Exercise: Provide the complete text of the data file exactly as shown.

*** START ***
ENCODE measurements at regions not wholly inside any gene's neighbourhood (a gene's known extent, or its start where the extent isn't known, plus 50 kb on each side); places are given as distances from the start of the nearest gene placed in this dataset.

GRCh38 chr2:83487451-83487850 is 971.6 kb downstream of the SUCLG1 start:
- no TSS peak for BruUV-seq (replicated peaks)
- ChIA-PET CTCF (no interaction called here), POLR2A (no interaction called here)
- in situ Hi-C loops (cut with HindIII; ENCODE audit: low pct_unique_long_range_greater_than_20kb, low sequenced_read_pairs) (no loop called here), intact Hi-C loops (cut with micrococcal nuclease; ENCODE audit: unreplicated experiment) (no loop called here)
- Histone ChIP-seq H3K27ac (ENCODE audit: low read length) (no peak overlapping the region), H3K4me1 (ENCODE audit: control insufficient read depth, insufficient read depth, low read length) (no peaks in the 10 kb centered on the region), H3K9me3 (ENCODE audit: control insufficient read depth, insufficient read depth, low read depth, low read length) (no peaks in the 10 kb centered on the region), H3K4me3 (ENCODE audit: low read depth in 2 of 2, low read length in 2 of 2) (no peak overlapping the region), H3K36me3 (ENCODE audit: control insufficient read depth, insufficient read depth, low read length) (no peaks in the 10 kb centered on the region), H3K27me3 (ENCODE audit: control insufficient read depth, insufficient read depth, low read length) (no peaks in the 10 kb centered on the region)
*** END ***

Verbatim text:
ENCODE measurements at regions not wholly inside any gene's neighbourhood (a gene's known extent, or its start where the extent isn't known, plus 50 kb on each side); places are given as distances from the start of the nearest gene placed in this dataset.

GRCh38 chr2:83487451-83487850 is 971.6 kb downstream of the SUCLG1 start:
- no TSS peak for BruUV-seq (replicated peaks)
- ChIA-PET CTCF (no interaction called here), POLR2A (no interaction called here)
- in situ Hi-C loops (cut with HindIII; ENCODE audit: low pct_unique_long_range_greater_than_20kb, low sequenced_read_pairs) (no loop called here), intact Hi-C loops (cut with micrococcal nuclease; ENCODE audit: unreplicated experiment) (no loop called here)
- Histone ChIP-seq H3K27ac (ENCODE audit: low read length) (no peak overlapping the region), H3K4me1 (ENCODE audit: control insufficient read depth, insufficient read depth, low read length) (no peaks in the 10 kb centered on the region), H3K9me3 (ENCODE audit: control insufficient read depth, insufficient read depth, low read depth, low read length) (no peaks in the 10 kb centered on the region), H3K4me3 (ENCODE audit: low read depth in 2 of 2, low read length in 2 of 2) (no peak overlapping the region), H3K36me3 (ENCODE audit: control insufficient read depth, insufficient read depth, low read length) (no peaks in the 10 kb centered on the region), H3K27me3 (ENCODE audit: control insufficient read depth, insufficient read depth, low read length) (no peaks in the 10 kb centered on the region)